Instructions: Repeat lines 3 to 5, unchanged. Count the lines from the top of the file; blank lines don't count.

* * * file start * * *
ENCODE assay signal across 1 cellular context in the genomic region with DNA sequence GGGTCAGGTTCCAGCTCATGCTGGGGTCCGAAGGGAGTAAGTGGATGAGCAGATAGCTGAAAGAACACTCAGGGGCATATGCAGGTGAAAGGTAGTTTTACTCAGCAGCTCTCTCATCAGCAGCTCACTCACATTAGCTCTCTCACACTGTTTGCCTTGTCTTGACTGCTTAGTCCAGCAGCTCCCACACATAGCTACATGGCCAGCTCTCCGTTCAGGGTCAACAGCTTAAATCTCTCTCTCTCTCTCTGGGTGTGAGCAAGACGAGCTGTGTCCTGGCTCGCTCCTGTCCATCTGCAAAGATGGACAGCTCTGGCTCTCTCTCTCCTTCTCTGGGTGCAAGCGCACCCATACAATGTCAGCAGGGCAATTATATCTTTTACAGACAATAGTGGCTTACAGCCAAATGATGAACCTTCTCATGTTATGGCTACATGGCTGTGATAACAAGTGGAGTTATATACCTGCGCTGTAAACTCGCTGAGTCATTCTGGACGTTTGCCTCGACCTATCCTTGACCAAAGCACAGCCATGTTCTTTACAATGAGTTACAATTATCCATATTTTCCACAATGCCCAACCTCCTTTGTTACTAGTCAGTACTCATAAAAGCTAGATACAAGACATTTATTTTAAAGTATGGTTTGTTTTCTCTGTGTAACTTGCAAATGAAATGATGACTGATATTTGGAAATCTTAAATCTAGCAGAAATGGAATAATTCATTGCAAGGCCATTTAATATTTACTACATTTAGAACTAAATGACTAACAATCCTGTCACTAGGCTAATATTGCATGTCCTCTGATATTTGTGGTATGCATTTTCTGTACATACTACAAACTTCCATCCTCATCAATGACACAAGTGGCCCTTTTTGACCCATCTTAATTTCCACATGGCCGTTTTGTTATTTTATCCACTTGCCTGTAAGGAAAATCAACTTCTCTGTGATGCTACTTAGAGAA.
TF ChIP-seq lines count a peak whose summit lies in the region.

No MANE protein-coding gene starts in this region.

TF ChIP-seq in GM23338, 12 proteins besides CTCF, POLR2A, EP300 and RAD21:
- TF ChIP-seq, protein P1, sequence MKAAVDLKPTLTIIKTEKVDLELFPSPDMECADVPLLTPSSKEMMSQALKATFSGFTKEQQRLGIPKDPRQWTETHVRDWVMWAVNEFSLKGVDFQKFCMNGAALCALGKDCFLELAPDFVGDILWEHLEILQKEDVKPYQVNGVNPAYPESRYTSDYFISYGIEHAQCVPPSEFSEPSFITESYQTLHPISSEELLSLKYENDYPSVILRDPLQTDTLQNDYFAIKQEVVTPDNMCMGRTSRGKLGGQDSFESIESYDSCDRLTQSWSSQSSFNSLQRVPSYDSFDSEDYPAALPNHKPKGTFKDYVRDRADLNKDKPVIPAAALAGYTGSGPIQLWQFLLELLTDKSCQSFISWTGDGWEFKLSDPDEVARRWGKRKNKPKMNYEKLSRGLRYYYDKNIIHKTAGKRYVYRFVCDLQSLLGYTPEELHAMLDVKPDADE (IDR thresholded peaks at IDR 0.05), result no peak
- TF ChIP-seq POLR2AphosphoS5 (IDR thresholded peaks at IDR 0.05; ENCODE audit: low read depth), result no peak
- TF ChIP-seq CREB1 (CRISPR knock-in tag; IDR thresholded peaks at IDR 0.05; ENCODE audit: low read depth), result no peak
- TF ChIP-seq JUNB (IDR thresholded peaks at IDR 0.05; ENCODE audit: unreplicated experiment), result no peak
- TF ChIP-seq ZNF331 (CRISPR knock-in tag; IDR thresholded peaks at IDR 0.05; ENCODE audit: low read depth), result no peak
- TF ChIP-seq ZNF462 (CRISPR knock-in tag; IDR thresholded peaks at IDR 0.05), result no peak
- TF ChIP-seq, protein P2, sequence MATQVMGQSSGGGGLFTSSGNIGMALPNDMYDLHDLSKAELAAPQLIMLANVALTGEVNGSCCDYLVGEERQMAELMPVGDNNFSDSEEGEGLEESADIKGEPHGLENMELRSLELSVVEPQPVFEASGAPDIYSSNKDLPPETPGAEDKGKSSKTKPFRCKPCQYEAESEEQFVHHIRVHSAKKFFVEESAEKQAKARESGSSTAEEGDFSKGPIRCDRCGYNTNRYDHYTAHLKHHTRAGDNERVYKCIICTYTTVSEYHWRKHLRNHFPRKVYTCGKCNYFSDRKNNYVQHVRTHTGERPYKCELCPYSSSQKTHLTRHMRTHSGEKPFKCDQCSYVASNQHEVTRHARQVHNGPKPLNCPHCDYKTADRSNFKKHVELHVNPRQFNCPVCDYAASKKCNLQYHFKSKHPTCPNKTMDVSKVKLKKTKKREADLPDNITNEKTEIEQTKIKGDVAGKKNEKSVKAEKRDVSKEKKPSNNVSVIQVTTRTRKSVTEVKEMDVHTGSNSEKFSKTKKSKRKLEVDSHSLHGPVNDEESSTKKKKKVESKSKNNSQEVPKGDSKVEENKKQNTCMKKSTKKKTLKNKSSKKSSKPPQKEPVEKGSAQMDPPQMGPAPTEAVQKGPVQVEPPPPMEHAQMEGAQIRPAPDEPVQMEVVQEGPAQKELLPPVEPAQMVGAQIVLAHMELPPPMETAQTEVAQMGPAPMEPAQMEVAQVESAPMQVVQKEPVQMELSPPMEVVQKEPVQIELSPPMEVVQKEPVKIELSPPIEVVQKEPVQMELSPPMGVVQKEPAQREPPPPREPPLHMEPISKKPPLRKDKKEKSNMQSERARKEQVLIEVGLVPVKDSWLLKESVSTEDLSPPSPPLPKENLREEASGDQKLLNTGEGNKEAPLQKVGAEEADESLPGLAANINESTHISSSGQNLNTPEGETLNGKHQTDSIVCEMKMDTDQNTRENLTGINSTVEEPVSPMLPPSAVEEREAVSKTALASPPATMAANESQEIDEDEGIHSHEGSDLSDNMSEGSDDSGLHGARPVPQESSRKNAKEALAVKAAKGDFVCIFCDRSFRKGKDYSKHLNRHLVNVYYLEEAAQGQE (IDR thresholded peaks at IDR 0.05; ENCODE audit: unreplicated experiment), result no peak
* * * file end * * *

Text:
No MANE protein-coding gene starts in this region.

TF ChIP-seq in GM23338, 12 proteins besides CTCF, POLR2A, EP300 and RAD21:
- TF ChIP-seq, protein P1, sequence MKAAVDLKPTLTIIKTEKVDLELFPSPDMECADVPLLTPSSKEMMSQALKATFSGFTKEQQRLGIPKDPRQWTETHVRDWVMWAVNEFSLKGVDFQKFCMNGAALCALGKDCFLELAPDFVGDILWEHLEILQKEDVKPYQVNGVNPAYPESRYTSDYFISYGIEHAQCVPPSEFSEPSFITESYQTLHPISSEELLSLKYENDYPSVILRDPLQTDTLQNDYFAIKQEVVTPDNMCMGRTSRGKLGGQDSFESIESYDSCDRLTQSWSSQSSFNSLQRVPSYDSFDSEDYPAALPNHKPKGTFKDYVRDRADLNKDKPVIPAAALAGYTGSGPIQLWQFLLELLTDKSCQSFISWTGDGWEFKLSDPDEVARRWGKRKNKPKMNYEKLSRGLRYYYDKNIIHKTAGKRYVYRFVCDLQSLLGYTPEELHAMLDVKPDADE (IDR thresholded peaks at IDR 0.05), result no peak